Originally published Aug. 1, 1990, this piece is a favourite of the first Facts & Arguments editor Philip Jackman: "To me, this was the first classic Facts & Arguments essay as we have come to know it. It was a moving personal portrait of the author's immigrant Italian father and his cherished fig tree, which had been brought to Canada as a sapling from the Calabrian hills. It is a poignant reflection on new beginnings, nurturing your old roots, the passages of life and the inevitable passage of time."
In my father's backyard, in the heart of what used to be Little Italy but is fast becoming yet another enclave of Toronto yuppydom, there is a fig tree. As fig trees go, it is a scraggly little thing with a kind of forlorn theatricality that would make it a suitable stage piece for Beckett's Waiting for Godot. But when you consider that the species was not meant by its creator to live north of, say, the 35th parallel, its paltry appearance is a sign of its endurance, and like Beckett's tramps, the little tree seems go on with a kind of hope-against-hope response to its absurd position in a climate that is, to put it mildly, hardly conducive to its health.
I like to think of it as a conscious display of the desire to survive against overwhelming odds, if only to reward my father's obsessive care, sustained by his soul's need to surround itself with a vestige from the Garden of Eden of his youth in the Calabrian hills.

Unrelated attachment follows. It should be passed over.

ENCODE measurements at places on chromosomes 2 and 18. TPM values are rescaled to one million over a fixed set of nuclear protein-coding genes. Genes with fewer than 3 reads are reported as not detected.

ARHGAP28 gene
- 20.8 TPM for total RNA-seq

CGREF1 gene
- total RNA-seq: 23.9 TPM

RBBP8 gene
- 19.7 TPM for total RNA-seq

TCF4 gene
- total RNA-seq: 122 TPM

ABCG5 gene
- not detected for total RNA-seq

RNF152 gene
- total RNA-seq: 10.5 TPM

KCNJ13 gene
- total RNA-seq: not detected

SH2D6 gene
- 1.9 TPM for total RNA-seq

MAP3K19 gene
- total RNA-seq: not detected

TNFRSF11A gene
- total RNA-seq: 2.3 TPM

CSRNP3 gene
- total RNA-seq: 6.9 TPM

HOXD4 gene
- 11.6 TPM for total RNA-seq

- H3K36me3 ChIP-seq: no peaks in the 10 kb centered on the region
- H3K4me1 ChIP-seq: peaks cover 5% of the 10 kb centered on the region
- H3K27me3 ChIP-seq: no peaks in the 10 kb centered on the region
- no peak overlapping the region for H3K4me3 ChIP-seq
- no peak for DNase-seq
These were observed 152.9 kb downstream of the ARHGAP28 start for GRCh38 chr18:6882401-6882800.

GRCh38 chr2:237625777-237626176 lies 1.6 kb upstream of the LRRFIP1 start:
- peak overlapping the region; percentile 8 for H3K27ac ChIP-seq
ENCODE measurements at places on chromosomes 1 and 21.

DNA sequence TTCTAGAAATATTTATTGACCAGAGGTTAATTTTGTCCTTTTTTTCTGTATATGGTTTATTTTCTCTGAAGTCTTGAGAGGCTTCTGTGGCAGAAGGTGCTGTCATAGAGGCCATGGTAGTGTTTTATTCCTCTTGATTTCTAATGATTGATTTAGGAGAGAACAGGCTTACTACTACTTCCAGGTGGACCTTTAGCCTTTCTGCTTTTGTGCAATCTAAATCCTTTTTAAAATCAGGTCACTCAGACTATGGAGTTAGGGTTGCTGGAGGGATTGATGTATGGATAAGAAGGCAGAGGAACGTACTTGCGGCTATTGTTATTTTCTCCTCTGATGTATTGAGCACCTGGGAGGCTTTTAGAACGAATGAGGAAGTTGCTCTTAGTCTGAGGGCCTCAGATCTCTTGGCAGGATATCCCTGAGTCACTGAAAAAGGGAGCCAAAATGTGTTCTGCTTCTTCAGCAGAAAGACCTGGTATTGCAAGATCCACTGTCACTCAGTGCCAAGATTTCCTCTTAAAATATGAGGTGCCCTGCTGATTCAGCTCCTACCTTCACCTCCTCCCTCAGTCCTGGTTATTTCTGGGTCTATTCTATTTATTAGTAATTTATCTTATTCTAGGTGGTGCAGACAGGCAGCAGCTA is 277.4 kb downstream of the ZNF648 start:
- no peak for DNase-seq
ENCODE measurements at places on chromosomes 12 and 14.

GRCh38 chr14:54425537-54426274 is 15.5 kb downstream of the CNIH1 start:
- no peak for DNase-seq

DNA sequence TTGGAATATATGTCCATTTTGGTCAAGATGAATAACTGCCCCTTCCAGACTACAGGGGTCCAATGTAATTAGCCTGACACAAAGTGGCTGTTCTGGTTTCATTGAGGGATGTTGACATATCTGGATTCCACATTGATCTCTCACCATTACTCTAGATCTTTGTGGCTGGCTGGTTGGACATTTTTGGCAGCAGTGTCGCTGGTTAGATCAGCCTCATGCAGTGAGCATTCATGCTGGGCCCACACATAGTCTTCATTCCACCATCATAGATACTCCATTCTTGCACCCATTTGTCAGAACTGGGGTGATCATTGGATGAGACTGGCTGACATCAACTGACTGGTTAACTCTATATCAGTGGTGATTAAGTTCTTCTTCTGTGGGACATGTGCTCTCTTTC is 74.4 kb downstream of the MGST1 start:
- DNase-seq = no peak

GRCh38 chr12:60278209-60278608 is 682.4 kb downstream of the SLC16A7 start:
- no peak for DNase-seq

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Brought here from Southern Italy as a young sapling, the fig tree, like its immigrant caretaker, survived the violent uprooting and thrives in its new home, a large wooden half-barrel, of the kind that is used by wine makers. To prevent its freezing to death, it has spent the past three winters buried under four inches of soil.
Shortly after Victoria day my father unearthes it and within days, like the Phoenix of the storytellers, it is magically reborn, its leaves luxuriating in the northern sun; the Mediterranean homeland but a distant memory, an indelible genetic imprint. It's as though my father and the little tree have agreed upon an ecological covenant and both struggle to live up to its terms, practical concerns being merely secondary to the tree's great symbolic value as messenger across time and geography.
It's a tough bargain for the little tree to live up to, but it seems to have managed bravely for the past four years. This summer it bore an appropriately abundant crop of figs, about a baker's dozen. My father was thrilled and understands this to be nothing short of a renewable miraculous event; for him clear evidence of the providential bursting forth of the Great Chain of Being (my words, his reality).
For his part, he tends to the tree's needs, checking the soil moisture, the lustre on its large three-pronged drooping leaves, turning each one over to check for parasites in a daily ritual that never fails to light up his whole face. In their silent dialogue, my father and his tree speak of a distant homeland, a world disrupted by large-scale emigration, a pre- industrial, agricultural time in which the movement of the sun and moon in the sky and the ebb and flow of the seasons set clear parameters for the life of the senses and the soul.